A Grand Jury
When a U.S. attorney is considering charging someone with a federal crime, he or she convenes a grand jury, made up of 16 to 23 citizens. The grand jury convenes, along with government lawyers, court reporters, interpreters (if necessary) and witnesses, and determines if there’s enough evidence to indict someone, if there’s “probable cause” that the suspect committed the crime.
One step below the Court of Appeals is the District Court. Each of the 94 districts has at least two judges; the biggest districts have 24 or more. Each district also has a U.S. bankruptcy court. District Courts are the trial courts of the federal system. Their criminal cases concern federal offenses, and their civil cases deal with matters of federal law or disputes between citizens of different states (remember subject matter jurisdiction). They’re also the only federal courts where grand juries indict the accused and juries decide the cases.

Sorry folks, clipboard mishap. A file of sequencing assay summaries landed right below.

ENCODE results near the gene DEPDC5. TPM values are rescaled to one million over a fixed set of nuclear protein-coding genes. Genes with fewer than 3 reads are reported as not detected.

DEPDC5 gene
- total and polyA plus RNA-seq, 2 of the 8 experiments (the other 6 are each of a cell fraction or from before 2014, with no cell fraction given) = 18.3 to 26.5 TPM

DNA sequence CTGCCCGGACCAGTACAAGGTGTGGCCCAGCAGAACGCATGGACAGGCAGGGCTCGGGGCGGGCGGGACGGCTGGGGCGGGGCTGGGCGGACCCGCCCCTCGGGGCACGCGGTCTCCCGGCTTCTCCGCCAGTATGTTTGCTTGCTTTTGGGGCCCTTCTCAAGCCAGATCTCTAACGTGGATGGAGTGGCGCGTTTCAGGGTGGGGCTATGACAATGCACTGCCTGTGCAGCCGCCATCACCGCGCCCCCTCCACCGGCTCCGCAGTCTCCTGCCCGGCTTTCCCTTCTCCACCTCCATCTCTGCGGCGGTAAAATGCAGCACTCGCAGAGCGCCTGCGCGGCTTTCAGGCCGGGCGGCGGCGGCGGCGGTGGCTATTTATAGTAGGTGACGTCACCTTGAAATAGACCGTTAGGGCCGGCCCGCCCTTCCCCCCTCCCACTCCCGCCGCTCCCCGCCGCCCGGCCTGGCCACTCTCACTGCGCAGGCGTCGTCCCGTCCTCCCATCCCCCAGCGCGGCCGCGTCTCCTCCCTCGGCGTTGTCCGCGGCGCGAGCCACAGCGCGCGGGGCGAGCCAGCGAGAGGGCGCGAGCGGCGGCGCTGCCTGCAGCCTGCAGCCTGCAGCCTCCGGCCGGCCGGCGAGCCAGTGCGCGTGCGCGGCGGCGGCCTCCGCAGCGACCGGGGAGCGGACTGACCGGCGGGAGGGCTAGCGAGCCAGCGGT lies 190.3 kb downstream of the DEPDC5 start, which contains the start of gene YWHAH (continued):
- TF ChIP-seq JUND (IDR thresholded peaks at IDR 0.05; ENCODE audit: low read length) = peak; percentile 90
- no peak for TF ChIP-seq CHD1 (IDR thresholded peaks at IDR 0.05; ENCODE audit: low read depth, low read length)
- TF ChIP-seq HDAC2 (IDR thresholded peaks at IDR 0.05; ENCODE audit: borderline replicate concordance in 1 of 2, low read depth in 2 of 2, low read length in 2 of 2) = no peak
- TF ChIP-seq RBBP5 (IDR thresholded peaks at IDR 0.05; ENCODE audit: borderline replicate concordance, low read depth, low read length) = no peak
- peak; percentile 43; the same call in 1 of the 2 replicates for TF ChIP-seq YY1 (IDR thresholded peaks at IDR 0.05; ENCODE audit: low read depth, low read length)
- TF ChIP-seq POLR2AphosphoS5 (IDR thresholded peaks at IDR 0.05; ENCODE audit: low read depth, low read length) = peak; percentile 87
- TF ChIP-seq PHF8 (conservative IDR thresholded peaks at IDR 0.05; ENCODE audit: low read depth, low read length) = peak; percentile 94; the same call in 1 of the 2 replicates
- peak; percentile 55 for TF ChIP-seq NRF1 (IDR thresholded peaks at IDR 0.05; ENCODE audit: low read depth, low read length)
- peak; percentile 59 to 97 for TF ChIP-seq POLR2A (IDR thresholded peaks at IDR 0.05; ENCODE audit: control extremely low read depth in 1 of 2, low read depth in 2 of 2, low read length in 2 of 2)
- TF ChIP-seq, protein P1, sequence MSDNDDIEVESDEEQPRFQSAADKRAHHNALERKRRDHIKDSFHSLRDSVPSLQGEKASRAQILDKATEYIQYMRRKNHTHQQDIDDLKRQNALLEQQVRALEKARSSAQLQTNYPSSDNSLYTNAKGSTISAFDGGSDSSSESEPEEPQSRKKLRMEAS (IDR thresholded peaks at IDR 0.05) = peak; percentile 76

Congress determines the court districts based on size, population and case load. Some states have their own district while New York, California and Texas each have four. Judges have to live in the district they serve -- the District of Columbia is the lone exception -- but a judge may temporarily sit in another district to help with a heavy case load.
Magistrate Judges are appointed by District Judges to serve an eight-year term in a U.S. District Court. Part-time magistrates serve four-year terms. This system was started in 1968 to help District Courts with their caseloads. Both parties involved in a case have to agree to be heard by a Magistrate Judge instead of a District Judge. Magistrate Judges also conduct initial proceedings for cases such as issuing warrants, bail hearings, appointing attorneys and reviewing petitions and motions.